Bioneers Decolonization Series: Why We Should Indigenize Place Names

Hutash Street, Santa Barbara

Over the past year, Americans have made great strides in dismantling white supremacy, symbolized, in part, by the taking down of racist statues. We are still far behind other settler colonial nations in indigenizing our street names, but recent events point to a growing awareness and efforts to forward this movement. 

In October 2020, the Santa Barbara City Council voted unanimously to change the name of Indio Muerto Street, which means “dead Indian” in Spanish to Hutash st. a Chumash word that roughly translates to “Mother Earth.” A month later, the Phoenix City Council also unanimously agreed to change the name of “Squaw Peak Drive” to Piestewa Peak Drive  in honor of Army Spc. Lori Ann Piestewa, the first known Native American woman to die in combat in the U.S. military, and the first female soldier to be killed in action in the 2003 Iraq War.

While leaders in the Black civil rights movement have been renaming and inscribing streets to honor African American history for years, this is a fairly nascent movement in the US, especially outside of areas without significant Native populations. Renaming place names is especially needed in states that are eliminating or trying to eliminate critical race theory in the classrooms.

Indigenizing street names is a critical strategy for raising awareness of the disproportionate ongoing harms settler colonialism imparts on Indigenous peoples and other marginalized groups in the US. 

I can perhaps best explain why in a personal way. I live on Portola Drive, which connects to Fremont Street. This means that every time I leave my house, I have to see the visual and civil celebration of the Portola Expedition and John Fremont.

The Portola Expedition on 1769-1770 marked the start of the Spanish colonization of California, which brought the first wave of relocation, enslavement and murder of California Indians under the justification of the Doctrine of Discovery.

Ohlone and expedition members viewing San Francisco Bay from Sweeney Ridge on November 4, 1769. Dennis Ziemienski, 2019. source

John Fremont was a major player in ushering in the American colonization and the third wave of genocide against California Indians. (The second wave was when California was under Mexican law.) In 1846, Fremont and his men took control of the California Republic during the Mexican-American war. That same year, He ordered and participated in several massacres of California Indians.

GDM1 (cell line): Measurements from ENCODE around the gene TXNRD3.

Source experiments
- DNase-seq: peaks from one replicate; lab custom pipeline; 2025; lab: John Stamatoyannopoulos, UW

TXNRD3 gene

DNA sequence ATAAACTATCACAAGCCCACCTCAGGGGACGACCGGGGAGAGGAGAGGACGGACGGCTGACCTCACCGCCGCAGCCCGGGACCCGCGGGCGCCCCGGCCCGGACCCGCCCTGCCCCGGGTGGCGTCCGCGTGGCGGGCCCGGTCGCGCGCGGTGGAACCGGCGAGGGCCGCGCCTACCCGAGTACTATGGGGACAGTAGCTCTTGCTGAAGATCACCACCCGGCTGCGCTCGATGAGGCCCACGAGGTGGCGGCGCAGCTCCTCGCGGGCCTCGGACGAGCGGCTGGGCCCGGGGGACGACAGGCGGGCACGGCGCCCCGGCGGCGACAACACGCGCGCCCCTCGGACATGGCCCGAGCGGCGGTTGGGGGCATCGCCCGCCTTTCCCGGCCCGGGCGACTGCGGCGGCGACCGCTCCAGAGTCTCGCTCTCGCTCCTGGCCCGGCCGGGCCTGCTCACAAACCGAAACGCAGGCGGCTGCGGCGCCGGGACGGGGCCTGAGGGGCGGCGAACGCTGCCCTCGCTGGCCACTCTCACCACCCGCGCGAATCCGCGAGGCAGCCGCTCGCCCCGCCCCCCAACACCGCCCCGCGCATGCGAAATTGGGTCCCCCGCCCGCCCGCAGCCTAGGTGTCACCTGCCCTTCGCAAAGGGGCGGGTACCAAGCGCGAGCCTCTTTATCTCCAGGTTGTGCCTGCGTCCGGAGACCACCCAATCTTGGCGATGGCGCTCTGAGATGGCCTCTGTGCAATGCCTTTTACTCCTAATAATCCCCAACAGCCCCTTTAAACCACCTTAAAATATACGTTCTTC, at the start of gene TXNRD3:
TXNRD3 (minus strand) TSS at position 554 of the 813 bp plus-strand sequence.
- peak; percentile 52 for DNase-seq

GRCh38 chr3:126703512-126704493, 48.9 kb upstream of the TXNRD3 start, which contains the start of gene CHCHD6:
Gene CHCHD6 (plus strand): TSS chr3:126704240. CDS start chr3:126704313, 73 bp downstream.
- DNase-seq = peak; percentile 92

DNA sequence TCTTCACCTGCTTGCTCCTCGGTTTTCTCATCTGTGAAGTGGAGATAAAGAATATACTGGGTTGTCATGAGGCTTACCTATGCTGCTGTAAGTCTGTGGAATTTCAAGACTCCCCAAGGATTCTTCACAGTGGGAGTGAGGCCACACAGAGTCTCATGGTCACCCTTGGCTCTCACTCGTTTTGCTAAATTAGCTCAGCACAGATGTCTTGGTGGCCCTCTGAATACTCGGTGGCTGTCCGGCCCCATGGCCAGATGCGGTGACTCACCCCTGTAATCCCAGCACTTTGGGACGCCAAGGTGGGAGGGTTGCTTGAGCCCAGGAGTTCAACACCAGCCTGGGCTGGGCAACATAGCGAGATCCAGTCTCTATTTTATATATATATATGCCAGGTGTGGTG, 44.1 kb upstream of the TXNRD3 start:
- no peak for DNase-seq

Being aware of my California history, I cannot not think about the valorization of these key moments in the genocide of millions of California Indians. I dream of a day when I live on Wéyotas Drive [source] that connects to Rumsen Street.

Wéyotas, or acorn, refers to the oak trees that grow native here and are a traditional food source for many California Indian peoples, and Rumsen is the name of the people whose ancestral territory I live on and with.

You can be a part of this movement by talking to a friend, sharing this blog, supporting existing efforts to indigenize place names, or learning your history and starting a movement of your own, in consultation with and under the free prior and informed consent of your local tribe of course. 

If you feel moved, we’d like to invite you to write a letter to the California State Park and Recreation Commission by September 28 in solidarity with the Yurok Tribe’s campaign to change the name of “Patricks Point” State Park to SuE-meg Village.

According to a release, California State Parks is recommending the commission to approve the changing of Patrick’s Point State Park name to Sue-meg State Park at the Thursday, Sept. 30 meeting. Public feedback on this potential name change will be accepted by the end of the business day, Tuesday, Sept. 28.

Written comments may be emailed to with the words “Patrick’s Point Name Change” in the subject line.

The author, Alexis Bunten, PhD, Bioneers Indigeneity Co-Director at Su-Meg Village, Patrick’s Point State Park, CA

You can learn more about this inspiring campaign in this North Coast Journal article.

And let us know what you are doing to re-indigenize your community by writing to!

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